Why The Mainstream “Animal Movement” Promotes Peter Singer
Corporate welfarism is a problem. The various groups and “animal advocates” of the mainstream movement have spent the last four decades or so forming partnerships with institutional animal exploiters and – increasingly over the last two decades – have spent their time and resources slapping stamps of “humane” approval on the backs of animal corpses and secretions. Animal welfare is a business. It does nothing in the way of helping animals (on account of the limitations imposed by their property status) and actually increases the publics acceptance of animal exploitation by making people feel more comfortable about using animals as resources. It perpetuates the cycle of exploitation through promotion of that exploitation as a normative matter.
One thing that these groups and “advocates” have in common is their reliance on Peter Singer for ideological grounding. The mainstream “animal movement,” by and large, endorses Singer and holds him in high-regard as the so called “father” of their movement (more on this here). The reason a lot of animal welfare organisations get angry when you point out their moral inconsistencies, their speciesism and their promotion of animal exploitation, is that adherence to Singer’s moral theory is what enables them to function as a business enterprise. As abolitionists, we reject Singer’s position on the basis that it is overtly speciesist in denying the inherent value of all sentient beings, their desire for continued existence, and the fact that Singer embraces utilitarian moral reasoning and rejects fundamental rights. His position, understood correctly, is nothing but a licence to continue using and killing animals in “compassionate” ways.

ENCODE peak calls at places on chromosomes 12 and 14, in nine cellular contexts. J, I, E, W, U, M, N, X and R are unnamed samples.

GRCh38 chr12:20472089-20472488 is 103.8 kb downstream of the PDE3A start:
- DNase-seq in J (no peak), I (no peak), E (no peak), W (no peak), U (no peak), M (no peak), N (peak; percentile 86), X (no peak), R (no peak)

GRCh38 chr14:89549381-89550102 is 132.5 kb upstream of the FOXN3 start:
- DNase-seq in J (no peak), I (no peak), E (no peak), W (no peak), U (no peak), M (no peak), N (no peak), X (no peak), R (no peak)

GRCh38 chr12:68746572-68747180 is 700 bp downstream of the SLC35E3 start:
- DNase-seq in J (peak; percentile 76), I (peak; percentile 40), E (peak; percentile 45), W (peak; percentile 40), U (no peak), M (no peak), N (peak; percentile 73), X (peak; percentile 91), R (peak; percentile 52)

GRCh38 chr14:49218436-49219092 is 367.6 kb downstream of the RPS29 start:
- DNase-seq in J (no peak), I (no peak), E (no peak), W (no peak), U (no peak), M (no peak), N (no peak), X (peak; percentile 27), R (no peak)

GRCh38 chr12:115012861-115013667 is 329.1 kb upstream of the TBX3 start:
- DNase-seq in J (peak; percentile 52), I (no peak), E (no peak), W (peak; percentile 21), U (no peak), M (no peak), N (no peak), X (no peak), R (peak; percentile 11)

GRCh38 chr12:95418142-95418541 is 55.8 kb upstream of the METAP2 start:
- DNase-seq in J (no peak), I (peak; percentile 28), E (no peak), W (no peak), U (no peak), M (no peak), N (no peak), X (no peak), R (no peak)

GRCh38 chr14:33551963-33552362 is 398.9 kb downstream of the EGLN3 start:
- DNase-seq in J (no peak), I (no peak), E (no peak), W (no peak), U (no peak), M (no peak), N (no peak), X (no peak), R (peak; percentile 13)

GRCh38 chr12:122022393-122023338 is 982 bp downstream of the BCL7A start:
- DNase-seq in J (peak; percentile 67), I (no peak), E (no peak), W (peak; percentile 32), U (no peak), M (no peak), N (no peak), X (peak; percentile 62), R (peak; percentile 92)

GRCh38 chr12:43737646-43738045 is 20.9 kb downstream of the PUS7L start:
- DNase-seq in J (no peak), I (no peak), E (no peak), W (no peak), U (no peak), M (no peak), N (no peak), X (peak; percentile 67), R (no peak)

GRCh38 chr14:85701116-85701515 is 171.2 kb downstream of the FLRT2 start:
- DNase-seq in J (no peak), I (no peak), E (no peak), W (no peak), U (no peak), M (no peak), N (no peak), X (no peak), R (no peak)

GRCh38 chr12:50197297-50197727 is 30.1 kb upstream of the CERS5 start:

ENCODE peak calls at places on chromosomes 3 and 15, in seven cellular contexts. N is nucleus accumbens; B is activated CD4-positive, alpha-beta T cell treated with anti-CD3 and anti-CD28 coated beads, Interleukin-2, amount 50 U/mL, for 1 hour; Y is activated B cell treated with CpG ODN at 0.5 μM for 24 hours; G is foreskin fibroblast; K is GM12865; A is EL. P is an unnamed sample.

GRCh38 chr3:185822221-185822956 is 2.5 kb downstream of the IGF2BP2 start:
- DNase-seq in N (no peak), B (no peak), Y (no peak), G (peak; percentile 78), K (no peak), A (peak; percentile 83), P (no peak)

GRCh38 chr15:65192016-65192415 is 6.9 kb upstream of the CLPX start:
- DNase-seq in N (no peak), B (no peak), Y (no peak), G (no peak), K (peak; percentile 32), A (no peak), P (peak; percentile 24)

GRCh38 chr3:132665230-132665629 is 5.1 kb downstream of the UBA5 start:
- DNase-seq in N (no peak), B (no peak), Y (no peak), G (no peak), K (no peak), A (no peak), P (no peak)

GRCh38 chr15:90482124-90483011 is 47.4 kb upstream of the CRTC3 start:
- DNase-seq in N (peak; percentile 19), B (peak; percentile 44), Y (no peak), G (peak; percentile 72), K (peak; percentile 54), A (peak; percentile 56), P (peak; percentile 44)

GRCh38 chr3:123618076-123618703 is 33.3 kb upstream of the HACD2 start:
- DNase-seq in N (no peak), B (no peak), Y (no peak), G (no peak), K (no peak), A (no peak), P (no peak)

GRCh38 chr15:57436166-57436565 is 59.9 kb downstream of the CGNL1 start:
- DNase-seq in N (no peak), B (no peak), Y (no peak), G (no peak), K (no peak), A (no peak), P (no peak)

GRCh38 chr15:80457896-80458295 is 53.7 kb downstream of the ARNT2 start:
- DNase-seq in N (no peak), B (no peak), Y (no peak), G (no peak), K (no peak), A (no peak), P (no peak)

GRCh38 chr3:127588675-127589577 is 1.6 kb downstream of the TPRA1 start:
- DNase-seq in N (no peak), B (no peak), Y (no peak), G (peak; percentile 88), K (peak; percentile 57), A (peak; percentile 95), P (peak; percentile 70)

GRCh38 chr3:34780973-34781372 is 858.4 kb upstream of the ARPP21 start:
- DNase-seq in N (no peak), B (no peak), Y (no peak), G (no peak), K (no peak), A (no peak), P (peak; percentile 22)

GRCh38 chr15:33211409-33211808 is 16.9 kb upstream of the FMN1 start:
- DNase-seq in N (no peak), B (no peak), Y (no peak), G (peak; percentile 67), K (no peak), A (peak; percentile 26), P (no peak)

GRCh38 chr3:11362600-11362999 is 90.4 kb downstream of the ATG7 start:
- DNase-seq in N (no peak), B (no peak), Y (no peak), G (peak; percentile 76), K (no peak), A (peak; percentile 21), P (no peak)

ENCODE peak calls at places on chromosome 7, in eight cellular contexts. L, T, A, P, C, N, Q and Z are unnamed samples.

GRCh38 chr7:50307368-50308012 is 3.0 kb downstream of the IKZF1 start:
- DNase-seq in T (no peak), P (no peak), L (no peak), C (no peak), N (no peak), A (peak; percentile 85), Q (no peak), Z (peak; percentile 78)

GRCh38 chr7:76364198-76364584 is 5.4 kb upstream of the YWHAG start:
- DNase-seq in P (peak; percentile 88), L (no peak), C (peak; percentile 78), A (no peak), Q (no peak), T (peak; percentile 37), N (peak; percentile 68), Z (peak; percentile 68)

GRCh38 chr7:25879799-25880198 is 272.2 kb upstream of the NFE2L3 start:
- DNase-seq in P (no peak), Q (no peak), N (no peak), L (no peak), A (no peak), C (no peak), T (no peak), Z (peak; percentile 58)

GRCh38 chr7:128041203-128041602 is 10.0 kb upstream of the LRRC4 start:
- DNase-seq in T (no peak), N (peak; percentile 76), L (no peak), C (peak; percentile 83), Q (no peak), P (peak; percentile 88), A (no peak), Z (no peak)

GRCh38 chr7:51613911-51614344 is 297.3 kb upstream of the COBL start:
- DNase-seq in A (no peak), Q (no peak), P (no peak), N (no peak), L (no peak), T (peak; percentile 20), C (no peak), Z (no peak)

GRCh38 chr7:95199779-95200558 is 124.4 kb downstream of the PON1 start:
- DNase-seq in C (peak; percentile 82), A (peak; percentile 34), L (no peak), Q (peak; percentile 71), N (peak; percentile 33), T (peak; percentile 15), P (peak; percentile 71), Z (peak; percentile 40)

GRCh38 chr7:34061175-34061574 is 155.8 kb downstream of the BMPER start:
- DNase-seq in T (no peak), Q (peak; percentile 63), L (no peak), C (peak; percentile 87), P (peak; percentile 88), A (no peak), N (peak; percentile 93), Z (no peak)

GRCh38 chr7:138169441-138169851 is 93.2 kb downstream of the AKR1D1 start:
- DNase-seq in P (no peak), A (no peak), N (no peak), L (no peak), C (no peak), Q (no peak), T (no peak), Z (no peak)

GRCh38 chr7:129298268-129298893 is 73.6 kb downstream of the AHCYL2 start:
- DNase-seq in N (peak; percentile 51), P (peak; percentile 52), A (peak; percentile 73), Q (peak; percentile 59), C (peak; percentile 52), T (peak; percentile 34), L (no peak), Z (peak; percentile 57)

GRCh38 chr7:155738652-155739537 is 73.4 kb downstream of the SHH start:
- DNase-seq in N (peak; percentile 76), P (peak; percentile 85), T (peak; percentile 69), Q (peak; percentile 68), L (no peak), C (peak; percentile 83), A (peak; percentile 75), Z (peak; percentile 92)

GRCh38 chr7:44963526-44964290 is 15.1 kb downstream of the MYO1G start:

His work is focused on a highly ambiguous notion that can be interpreted in countless different ways depending on the preferences and sensibilities of who you are talking to; the idea that we simply need to “reduce animal suffering.” Its ambiguity is what makes it easy to shape and market for the purpose of selling campaigns. Its lack of derivative meaning is what makes it appealing to non-vegans who wish to feel like they are “doing something” for animals without actually having to do anything.
Singer’s work is, in many ways, the machine that the mainstream movement uses to print money. They focus their campaigns and fundraising efforts on obscure forms of animal exploitation in order to garner the support of those who actively engage in animal exploitation themselves, and they justify this on the basis that they are attempting to “reduce suffering.” Rational discourse and discussion is strictly prohibited and if you attempt to point out the flaws in their reasoning you are labelled as divisive or as some form of oppressor for daring to question the actions of those who are “doing something.”